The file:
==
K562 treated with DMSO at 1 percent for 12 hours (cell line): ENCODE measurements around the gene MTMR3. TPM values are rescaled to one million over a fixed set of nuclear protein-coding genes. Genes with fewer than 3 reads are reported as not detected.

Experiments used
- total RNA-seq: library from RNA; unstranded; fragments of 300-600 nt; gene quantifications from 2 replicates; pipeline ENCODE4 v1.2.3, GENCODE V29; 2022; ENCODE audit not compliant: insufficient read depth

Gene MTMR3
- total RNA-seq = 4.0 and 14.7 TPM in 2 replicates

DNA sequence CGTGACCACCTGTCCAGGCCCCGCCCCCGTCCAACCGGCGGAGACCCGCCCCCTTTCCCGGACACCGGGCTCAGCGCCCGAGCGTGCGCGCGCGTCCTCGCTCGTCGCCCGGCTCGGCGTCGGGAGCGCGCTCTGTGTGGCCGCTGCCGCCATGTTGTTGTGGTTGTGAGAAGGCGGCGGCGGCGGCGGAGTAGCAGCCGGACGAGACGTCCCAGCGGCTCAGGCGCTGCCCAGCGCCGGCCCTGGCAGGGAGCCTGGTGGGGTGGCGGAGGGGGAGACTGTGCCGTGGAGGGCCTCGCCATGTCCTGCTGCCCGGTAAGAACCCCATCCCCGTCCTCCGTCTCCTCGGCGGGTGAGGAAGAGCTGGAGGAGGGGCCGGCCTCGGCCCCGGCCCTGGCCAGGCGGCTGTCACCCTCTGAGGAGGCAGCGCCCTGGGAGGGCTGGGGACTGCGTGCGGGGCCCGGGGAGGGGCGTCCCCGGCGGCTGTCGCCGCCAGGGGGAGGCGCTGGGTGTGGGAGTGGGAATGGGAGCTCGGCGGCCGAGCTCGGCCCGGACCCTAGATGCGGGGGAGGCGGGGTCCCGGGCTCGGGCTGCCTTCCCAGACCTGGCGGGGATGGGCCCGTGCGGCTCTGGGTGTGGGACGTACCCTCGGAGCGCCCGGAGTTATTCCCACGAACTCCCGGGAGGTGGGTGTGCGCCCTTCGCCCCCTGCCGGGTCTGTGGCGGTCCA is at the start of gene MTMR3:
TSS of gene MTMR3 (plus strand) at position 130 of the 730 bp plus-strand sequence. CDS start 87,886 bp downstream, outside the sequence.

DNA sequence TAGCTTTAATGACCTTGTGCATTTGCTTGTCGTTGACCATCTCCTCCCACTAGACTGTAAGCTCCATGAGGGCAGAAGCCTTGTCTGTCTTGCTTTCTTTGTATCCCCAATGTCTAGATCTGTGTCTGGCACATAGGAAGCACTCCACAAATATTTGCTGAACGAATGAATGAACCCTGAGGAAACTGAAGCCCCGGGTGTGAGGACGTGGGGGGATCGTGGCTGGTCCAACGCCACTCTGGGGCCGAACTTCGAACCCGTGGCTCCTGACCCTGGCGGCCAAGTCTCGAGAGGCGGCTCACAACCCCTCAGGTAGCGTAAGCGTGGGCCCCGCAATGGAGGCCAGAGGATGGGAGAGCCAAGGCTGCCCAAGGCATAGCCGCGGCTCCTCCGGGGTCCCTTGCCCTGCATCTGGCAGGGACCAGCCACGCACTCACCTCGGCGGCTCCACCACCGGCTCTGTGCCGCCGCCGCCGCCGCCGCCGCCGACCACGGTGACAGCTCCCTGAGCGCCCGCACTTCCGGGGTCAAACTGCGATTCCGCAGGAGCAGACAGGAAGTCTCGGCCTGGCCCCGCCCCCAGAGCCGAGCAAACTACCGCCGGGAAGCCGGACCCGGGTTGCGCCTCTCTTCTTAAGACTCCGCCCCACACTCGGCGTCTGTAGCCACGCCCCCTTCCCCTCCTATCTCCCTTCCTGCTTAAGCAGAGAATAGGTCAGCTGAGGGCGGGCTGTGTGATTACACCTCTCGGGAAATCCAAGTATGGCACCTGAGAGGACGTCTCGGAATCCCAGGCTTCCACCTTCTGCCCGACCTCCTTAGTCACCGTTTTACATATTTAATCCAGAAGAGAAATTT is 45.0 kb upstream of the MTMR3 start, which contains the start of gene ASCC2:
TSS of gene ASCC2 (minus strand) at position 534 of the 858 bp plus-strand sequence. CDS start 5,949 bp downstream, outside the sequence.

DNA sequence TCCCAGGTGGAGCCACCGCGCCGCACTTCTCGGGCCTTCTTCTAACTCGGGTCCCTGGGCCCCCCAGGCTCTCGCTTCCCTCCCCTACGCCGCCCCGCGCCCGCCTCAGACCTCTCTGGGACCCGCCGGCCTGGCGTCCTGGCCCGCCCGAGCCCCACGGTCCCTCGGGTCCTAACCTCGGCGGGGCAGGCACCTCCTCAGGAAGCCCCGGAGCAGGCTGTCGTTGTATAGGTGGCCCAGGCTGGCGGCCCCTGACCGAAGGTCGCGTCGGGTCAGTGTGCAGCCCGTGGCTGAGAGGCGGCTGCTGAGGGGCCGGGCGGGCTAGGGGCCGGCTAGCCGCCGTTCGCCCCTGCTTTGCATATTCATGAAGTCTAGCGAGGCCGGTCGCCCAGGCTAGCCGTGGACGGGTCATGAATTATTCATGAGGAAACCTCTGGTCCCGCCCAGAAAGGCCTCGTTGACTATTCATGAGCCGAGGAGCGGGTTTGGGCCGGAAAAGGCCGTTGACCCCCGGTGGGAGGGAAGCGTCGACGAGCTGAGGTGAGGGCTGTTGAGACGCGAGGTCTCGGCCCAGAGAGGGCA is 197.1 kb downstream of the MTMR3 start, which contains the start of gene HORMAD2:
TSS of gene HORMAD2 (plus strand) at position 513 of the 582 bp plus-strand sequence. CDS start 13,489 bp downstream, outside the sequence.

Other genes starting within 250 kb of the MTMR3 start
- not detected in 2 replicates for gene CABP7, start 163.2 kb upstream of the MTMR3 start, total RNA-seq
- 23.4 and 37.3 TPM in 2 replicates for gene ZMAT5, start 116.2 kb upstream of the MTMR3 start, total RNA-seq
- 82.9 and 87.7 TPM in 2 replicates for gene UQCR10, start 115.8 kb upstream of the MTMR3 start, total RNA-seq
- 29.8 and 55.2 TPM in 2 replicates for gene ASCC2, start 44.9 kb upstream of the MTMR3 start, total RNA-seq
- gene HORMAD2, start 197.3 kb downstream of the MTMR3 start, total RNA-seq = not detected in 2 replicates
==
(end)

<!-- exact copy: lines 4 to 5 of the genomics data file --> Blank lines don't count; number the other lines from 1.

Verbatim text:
Gene MTMR3
- total RNA-seq = 4.0 and 14.7 TPM in 2 replicates